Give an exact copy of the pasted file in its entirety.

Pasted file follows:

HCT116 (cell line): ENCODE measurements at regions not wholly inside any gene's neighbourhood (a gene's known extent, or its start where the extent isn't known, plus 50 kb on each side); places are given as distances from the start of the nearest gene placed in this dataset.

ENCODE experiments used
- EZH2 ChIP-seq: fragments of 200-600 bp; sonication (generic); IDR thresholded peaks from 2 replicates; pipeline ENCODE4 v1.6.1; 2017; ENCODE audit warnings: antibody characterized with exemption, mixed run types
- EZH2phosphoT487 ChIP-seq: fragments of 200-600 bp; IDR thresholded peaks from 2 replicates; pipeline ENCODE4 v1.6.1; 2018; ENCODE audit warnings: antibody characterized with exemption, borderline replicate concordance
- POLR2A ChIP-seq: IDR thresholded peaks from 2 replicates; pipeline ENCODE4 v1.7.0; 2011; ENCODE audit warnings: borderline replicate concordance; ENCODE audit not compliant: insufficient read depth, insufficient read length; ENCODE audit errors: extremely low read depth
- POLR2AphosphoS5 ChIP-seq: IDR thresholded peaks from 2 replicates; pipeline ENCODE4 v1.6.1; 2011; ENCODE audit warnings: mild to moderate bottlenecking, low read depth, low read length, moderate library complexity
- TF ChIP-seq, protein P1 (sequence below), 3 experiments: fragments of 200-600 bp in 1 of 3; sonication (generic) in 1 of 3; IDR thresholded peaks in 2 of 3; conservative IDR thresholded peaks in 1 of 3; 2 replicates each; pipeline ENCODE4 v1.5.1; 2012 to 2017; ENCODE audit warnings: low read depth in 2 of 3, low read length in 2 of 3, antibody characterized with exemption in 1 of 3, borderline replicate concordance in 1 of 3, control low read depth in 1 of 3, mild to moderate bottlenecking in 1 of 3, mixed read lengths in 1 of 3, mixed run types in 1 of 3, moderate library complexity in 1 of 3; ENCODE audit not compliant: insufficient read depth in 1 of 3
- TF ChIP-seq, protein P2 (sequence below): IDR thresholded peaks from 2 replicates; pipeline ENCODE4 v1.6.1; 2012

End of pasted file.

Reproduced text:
HCT116 (cell line): ENCODE measurements at regions not wholly inside any gene's neighbourhood (a gene's known extent, or its start where the extent isn't known, plus 50 kb on each side); places are given as distances from the start of the nearest gene placed in this dataset.

ENCODE experiments used
- EZH2 ChIP-seq: fragments of 200-600 bp; sonication (generic); IDR thresholded peaks from 2 replicates; pipeline ENCODE4 v1.6.1; 2017; ENCODE audit warnings: antibody characterized with exemption, mixed run types
- EZH2phosphoT487 ChIP-seq: fragments of 200-600 bp; IDR thresholded peaks from 2 replicates; pipeline ENCODE4 v1.6.1; 2018; ENCODE audit warnings: antibody characterized with exemption, borderline replicate concordance
- POLR2A ChIP-seq: IDR thresholded peaks from 2 replicates; pipeline ENCODE4 v1.7.0; 2011; ENCODE audit warnings: borderline replicate concordance; ENCODE audit not compliant: insufficient read depth, insufficient read length; ENCODE audit errors: extremely low read depth
- POLR2AphosphoS5 ChIP-seq: IDR thresholded peaks from 2 replicates; pipeline ENCODE4 v1.6.1; 2011; ENCODE audit warnings: mild to moderate bottlenecking, low read depth, low read length, moderate library complexity
- TF ChIP-seq, protein P1 (sequence below), 3 experiments: fragments of 200-600 bp in 1 of 3; sonication (generic) in 1 of 3; IDR thresholded peaks in 2 of 3; conservative IDR thresholded peaks in 1 of 3; 2 replicates each; pipeline ENCODE4 v1.5.1; 2012 to 2017; ENCODE audit warnings: low read depth in 2 of 3, low read length in 2 of 3, antibody characterized with exemption in 1 of 3, borderline replicate concordance in 1 of 3, control low read depth in 1 of 3, mild to moderate bottlenecking in 1 of 3, mixed read lengths in 1 of 3, mixed run types in 1 of 3, moderate library complexity in 1 of 3; ENCODE audit not compliant: insufficient read depth in 1 of 3
- TF ChIP-seq, protein P2 (sequence below): IDR thresholded peaks from 2 replicates; pipeline ENCODE4 v1.6.1; 2012